“Here is what you are looking for,” Cannette said, smiling. She carefully opened up the album and told me, “Take your time.” Images of East Biloxi during the early 1900s fascinated me. Cannette pointed to one of the photos from the Great Depression.
She lit up as she spoke about her grandfather’s heroic efforts to purchase a freight car full of refrigerators to be rationed to Biloxi residents who could not afford to purchase them during that period.
“The situation was so dire that local police had to be hired to guard them,” Cannette said.
History in Biloxi Never Told
I thought about how the Great Depression affected Black communities of people who worked in the shrimping and canning factories. Many were segregated and unable to access the same services. I remember going to the old Woolworth store that was a few doors down from Ellzey’s Hardware as a child. My parents would tell me stories about them not being able to sit at Woolworth’s lunch counter during Jim Crow.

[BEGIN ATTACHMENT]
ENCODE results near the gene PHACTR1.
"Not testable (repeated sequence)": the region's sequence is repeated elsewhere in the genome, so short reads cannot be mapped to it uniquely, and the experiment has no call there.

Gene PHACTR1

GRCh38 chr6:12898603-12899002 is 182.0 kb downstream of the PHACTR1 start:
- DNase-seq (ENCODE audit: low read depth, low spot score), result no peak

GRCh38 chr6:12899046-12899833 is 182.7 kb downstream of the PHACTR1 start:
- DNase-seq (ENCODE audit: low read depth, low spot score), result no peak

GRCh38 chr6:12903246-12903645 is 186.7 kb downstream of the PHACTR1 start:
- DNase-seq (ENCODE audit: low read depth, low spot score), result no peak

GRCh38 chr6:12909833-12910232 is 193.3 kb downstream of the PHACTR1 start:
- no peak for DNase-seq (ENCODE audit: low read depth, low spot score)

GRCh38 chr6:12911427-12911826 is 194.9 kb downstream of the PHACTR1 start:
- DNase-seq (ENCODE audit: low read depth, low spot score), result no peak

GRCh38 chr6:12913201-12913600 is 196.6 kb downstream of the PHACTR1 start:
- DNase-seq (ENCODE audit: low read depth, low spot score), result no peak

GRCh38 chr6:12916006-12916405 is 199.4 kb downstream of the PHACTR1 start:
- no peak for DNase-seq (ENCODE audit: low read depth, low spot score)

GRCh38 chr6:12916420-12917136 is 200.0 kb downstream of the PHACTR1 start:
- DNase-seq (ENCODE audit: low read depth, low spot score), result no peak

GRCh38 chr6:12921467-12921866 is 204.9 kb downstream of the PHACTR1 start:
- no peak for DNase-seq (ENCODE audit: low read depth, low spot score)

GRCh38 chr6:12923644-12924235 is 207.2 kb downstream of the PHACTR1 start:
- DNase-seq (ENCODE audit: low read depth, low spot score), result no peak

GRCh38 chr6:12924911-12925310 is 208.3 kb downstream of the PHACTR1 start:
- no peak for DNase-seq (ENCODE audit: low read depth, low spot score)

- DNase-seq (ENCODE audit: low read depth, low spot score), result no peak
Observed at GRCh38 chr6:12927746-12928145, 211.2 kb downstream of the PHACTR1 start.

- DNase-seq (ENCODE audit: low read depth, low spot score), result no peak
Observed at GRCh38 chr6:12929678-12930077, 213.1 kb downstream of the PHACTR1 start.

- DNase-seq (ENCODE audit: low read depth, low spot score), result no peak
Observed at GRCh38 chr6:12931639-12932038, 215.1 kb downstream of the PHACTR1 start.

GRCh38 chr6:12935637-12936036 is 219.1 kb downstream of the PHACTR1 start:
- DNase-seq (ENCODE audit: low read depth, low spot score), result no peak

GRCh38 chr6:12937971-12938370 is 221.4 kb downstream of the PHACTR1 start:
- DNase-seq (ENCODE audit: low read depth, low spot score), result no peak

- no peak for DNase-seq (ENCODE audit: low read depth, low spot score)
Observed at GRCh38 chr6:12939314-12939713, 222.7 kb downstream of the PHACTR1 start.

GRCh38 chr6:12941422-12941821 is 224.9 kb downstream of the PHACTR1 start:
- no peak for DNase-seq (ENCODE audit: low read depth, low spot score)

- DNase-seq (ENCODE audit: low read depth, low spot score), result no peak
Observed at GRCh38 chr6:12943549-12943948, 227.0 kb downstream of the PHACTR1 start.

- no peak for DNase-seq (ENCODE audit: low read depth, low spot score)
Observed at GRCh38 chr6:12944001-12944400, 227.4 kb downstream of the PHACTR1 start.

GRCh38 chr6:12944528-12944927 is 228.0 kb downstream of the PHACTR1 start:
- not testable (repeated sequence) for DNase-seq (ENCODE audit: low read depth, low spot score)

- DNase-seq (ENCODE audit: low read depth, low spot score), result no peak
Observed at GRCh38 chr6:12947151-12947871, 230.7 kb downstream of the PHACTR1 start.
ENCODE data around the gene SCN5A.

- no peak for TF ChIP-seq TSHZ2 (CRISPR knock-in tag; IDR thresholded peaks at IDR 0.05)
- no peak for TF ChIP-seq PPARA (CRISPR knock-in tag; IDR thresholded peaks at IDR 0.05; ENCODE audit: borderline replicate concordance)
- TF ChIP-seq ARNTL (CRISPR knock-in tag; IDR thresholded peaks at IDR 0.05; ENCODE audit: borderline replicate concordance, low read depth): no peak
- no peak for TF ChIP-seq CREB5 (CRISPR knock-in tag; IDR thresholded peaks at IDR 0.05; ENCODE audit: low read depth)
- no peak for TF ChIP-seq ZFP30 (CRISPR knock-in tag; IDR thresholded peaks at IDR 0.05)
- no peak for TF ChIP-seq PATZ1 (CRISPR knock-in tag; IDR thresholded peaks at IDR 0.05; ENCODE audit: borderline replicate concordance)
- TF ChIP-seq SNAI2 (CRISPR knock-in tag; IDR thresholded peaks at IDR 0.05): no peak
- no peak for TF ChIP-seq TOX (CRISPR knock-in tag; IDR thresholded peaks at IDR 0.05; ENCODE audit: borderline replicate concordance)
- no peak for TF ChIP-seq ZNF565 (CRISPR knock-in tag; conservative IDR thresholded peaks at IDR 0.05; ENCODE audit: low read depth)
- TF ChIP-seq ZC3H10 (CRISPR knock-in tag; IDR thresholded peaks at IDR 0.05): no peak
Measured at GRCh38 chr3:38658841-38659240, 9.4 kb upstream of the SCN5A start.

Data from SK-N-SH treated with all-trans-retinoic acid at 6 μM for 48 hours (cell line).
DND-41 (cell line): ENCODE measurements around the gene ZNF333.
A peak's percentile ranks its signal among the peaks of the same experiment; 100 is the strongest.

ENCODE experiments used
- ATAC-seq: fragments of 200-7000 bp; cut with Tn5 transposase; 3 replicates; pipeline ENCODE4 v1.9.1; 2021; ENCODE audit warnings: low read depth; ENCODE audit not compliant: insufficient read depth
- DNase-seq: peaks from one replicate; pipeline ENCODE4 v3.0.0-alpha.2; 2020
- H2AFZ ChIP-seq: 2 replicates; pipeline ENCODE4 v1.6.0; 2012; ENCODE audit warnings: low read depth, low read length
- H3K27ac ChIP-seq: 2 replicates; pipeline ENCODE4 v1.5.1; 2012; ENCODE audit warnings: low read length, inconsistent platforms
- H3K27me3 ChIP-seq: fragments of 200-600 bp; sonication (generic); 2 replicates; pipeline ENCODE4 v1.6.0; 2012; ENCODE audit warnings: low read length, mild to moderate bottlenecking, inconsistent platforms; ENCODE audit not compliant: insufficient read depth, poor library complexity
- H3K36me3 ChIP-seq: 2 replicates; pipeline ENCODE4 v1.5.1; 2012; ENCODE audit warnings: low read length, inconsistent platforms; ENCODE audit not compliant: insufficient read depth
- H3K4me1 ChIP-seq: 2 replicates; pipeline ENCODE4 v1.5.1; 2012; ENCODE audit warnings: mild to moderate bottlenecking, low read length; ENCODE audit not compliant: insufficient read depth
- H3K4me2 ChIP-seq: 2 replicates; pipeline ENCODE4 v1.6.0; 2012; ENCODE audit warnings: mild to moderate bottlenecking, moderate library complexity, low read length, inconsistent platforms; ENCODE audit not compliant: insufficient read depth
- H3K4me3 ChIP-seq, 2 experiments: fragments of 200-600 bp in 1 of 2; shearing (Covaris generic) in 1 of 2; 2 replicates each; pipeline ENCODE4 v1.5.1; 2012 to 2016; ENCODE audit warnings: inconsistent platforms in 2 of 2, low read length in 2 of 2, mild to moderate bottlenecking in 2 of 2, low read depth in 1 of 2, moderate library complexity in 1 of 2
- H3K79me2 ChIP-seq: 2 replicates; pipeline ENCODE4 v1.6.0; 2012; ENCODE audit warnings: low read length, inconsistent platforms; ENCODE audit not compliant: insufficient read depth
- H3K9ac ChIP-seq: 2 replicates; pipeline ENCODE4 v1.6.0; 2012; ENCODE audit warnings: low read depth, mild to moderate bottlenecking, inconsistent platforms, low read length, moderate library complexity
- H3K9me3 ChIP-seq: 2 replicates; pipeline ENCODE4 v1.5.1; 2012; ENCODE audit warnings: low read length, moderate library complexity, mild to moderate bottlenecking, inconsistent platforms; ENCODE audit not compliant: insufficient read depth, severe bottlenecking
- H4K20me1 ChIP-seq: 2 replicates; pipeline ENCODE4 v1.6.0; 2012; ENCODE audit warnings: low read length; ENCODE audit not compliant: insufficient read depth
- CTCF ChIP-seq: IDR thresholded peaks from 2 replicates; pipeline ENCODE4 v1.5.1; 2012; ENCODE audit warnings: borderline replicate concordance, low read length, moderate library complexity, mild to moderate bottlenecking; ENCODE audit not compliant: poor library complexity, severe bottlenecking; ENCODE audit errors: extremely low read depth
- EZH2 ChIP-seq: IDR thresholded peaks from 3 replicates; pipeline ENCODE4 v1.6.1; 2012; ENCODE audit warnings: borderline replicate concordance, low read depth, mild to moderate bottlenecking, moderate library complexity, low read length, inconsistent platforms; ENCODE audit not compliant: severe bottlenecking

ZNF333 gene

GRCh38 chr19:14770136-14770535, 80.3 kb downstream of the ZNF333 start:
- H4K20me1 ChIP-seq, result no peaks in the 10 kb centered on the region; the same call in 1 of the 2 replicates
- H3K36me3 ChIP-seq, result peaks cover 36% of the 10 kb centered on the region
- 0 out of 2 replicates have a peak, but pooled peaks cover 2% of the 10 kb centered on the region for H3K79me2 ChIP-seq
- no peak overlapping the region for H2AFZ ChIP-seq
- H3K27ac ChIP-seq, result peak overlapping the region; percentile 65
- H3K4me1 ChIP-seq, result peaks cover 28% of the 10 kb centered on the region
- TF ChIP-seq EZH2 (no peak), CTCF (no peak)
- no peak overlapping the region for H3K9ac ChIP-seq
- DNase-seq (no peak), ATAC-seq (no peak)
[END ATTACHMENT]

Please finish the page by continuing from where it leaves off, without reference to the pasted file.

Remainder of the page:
At that moment, I realized there is so much history in East Biloxi that has never been told. I was looking at photos that were more than 100 years old. One could only imagine how many lives the Ellzeys affected, both subtly and significantly. I wondered how segregation affected Black residents in East Biloxi who were excluded from these basic services.